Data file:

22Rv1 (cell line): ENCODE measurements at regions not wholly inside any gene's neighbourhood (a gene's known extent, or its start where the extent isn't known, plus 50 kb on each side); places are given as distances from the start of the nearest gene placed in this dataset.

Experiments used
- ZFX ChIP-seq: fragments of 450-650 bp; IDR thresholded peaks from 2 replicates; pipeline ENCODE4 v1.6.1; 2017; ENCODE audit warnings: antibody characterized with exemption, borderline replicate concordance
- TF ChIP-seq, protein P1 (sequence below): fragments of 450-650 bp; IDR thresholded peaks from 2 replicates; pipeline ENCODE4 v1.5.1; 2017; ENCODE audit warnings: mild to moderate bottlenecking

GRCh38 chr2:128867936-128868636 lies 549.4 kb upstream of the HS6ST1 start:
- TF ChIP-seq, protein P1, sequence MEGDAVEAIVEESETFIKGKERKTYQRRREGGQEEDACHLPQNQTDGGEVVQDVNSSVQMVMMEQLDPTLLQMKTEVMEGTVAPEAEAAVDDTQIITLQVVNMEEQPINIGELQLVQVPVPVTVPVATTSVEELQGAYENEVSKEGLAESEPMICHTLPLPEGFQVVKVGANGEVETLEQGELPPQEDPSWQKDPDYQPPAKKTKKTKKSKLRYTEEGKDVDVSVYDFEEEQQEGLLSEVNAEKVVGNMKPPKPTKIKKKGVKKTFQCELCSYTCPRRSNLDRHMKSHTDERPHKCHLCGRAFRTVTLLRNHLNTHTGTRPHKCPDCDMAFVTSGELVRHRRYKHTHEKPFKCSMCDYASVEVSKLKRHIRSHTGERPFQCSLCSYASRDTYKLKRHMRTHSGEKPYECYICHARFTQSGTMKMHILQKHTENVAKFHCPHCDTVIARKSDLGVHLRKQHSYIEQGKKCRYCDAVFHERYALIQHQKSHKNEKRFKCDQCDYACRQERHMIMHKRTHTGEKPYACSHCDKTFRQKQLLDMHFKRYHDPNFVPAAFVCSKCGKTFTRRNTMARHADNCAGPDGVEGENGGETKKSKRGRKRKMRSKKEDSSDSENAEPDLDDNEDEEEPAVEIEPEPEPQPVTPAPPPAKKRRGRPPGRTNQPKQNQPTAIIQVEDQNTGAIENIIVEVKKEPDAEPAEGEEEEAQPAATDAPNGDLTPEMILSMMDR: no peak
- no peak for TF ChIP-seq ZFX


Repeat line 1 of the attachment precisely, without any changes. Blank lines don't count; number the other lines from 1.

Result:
22Rv1 (cell line): ENCODE measurements at regions not wholly inside any gene's neighbourhood (a gene's known extent, or its start where the extent isn't known, plus 50 kb on each side); places are given as distances from the start of the nearest gene placed in this dataset.